• AI drives the intelligent conversational interfaces at the heart of modern cloud apps: Dan Aharon, product manager for Google Cloud AI: “[Google] Dialogflow is a platform for building conversational applications and interfaces. So it could be chatbots, it could be voicebots, and it started from the acquisition of API.AI, that we did a year and a half ago, and it’s been gaining a lot of momentum since then. [There are] two big things, one is cloud, the other is machine learning and AI … advanced speech recognition, natural language understanding, speech synthesis. With cloud, there’s now a lot more processing that’s done centrally and there’s more availability of data that could be used to train models and that feeds well into machine learning, and with machine learning we can do stuff that was much harder to do before machine learning existed. What makes Dialogflow special is you could use it to build stuff very, very easily, so I showed last year at Google Cloud Next how you build a bot for an imaginary Google Hardware store.We built the whole thing in 15 minutes and deployed it on a messaging platform and it was done, and it’s so quick and easy anyone can do it now.”
  • Serverless will unlock developer productivity: Diane Greene, former chief executive of Google Cloud: “My daughter is a computer science major and she just taught at coding camp this summer, and they started from kindergarten and went up. It was amazing to hear what those kids were doing. I think a lot of applications are almost going to be like assembling Legos. You have all these APIs you can put in, you have all these open-source libraries, you have serverless, so you just plop it in these little containers and everything is taken care of for you.”
  • Cloud-native abstractions are becoming progressively more consumable by developers: Jennifer Lin, director of product management at Google Cloud: “When Kubernetes was donated to the open-source community, there were some things that needed to be defined, such that the abstractions could be very clean outside of a Google environment. But that framework, obviously, held up very well and hence the growth with Kubernetes. Istio, I think similarly, models a lot of the way that we’ve done service management with the service mesh within Google. [Embedded in these open-source frameworks is] a lot of operational domain knowledge on best practices and how to essentially enable automation at a much more granular level of applications.”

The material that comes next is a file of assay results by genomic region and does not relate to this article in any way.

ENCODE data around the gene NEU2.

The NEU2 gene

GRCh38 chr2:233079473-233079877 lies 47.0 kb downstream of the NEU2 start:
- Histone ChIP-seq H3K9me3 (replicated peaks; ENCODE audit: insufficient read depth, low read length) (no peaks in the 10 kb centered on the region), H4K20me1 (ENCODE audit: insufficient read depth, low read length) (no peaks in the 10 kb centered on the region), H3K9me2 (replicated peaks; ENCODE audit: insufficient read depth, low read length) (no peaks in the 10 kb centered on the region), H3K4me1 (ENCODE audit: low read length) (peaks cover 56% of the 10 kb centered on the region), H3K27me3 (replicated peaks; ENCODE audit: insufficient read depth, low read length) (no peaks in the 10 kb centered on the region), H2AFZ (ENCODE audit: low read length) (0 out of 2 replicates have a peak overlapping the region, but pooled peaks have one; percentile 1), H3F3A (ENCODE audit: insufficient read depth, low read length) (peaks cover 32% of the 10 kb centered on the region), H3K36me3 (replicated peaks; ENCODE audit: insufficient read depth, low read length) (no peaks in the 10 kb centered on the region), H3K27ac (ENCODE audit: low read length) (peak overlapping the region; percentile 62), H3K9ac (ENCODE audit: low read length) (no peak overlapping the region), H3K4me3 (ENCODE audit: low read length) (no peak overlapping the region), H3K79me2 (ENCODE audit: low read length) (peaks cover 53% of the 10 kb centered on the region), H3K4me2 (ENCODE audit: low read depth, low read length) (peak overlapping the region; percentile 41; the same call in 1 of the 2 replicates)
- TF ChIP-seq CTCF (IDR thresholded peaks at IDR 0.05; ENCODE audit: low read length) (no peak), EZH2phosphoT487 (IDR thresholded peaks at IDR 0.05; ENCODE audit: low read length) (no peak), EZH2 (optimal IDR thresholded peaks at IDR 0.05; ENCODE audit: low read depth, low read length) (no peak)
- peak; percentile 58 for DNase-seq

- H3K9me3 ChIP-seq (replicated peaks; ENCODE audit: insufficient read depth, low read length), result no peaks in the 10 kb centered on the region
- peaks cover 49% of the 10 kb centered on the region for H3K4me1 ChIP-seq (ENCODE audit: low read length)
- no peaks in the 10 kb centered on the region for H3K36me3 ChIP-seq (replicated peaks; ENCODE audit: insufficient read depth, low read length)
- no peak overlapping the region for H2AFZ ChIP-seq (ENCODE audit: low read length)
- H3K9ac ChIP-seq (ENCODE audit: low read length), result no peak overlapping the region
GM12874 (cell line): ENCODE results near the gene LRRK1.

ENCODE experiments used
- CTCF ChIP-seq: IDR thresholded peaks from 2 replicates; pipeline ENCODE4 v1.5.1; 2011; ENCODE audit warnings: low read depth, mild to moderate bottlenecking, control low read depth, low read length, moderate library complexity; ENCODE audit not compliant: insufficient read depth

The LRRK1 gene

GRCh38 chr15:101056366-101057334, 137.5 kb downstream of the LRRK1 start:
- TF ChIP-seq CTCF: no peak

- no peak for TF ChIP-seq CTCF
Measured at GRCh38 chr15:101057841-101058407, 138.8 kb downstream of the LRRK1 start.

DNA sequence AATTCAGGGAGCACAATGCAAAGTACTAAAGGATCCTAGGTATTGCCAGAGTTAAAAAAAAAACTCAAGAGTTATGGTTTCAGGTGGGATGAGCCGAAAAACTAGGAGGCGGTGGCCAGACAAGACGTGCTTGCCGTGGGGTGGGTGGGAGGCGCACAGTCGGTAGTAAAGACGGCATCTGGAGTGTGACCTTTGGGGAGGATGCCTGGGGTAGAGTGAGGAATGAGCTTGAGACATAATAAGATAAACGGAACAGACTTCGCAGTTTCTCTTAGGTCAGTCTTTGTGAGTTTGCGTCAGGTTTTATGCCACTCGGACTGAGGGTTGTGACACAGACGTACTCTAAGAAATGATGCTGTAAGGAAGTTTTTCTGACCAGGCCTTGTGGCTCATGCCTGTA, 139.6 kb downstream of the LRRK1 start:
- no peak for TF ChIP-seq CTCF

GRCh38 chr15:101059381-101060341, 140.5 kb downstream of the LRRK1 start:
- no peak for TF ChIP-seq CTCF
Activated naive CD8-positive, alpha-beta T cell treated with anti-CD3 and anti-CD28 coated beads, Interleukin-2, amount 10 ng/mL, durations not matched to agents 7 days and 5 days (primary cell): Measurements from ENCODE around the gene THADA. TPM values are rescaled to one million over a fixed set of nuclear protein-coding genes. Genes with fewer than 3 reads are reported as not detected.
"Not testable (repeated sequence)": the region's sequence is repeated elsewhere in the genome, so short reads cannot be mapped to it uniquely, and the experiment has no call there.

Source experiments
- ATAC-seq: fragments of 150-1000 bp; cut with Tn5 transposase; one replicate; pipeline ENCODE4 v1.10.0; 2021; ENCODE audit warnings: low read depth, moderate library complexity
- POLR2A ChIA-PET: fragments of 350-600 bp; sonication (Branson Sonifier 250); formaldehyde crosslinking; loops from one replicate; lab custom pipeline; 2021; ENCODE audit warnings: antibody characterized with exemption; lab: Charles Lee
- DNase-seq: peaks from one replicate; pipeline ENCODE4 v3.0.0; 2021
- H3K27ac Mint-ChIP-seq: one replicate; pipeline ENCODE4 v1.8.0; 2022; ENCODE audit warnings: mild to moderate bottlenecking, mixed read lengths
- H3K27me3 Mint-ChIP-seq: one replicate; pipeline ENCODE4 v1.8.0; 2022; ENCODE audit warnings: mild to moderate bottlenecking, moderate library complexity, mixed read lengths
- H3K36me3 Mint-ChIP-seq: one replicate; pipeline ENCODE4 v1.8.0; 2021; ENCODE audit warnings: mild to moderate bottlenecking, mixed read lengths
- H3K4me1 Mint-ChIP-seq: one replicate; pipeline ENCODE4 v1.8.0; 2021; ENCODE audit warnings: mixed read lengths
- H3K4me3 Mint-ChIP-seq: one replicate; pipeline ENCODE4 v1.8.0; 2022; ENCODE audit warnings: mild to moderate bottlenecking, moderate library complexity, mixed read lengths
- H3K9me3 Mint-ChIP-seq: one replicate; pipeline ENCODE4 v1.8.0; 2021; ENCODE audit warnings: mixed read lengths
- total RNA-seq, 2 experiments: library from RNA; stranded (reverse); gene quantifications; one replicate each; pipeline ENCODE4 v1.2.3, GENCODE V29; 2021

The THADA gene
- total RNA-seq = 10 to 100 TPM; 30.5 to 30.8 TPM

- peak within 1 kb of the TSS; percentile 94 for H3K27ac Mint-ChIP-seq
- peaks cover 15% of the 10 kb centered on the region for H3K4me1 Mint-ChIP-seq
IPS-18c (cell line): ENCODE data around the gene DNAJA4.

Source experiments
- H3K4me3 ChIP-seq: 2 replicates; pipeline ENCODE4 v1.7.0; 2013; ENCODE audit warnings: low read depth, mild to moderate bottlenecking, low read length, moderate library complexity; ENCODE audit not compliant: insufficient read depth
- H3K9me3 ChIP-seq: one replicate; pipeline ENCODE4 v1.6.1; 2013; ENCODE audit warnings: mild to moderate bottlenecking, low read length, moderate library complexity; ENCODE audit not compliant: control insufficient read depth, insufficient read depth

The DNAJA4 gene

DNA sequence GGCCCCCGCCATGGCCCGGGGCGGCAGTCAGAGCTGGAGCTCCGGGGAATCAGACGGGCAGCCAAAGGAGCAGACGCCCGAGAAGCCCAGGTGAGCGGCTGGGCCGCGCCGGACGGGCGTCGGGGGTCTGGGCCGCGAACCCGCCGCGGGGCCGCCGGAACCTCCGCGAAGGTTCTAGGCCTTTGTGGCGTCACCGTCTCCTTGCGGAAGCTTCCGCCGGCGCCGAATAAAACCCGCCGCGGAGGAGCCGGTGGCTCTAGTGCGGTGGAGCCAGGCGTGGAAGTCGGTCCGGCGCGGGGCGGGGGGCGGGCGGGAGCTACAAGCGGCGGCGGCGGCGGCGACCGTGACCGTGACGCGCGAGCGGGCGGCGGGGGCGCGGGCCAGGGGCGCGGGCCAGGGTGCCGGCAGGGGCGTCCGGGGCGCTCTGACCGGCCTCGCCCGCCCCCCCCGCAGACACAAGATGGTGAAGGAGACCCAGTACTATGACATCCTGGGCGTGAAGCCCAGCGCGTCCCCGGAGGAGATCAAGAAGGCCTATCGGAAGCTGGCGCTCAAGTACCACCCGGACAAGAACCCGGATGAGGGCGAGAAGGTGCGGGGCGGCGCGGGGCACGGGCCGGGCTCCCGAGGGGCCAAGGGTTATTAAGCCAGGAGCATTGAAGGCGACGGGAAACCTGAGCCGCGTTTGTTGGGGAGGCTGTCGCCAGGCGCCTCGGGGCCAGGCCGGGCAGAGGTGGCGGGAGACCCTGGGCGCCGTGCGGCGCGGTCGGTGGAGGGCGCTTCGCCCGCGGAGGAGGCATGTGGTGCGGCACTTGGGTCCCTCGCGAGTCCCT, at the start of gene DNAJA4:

• App development simplicity won’t be lost as clouds grow more complex: Aparna Sinha, group product manager of Kubernetes, and Chen Goldberg, director of engineering of Google Cloud: “What we’ve seen in the industry is that it’s only become too easy to create microservices, or services overall. But we still want to move fast, so with the industry today, how can you make sure that you have the right security policies? How do you manage those services at scale? And what Istio does really, in one sentence to explain it, it decouples the service development from the service operations. Developers are free, they don’t need to take care of monitoring, audit, logging, network traffic for example, but instead the operation team has really sophisticated tool to manage all of that on behalf of the developers in a consistent way.”
  • Serverless developer simplicity will leverage Knative: Oren Teich, Google Cloud director of product management: “Serverless is foundational to what we’re doing at Google. Knative is infrastructure. It’s the building blocks for serverless, and so the key is, there’s lots of lots of companies today that are building serverless products. We’re building them. Red Hat’s building them, IBM, everyone’s building serverless products. And what we want to make sure is that customers have the ability to seamlessly move between them, that they can take advantage of serverless, without being feeling trapped. OpenStack is using Knative moving forward. The whole idea is, this is an underpinning to give you common control plane APIs, as well as execution APIs, as well as a reference implementation that everyone can build off of the shared pieces together. Where serverless meets Kubernetes. And let’s be clear, Kubernetes is the orchestration layer for people who care, and so for people who care, now you have a serverless layer on top. And for people who don’t care, you come to a cloud vendor, and we’re going to hide all of that for you. But you can still have the exact same control APIs. So, if you think about it, you’re writing things, I have 20 functions and I write scripts to manage all of those, you can now have the same APIs to manage them everywhere.”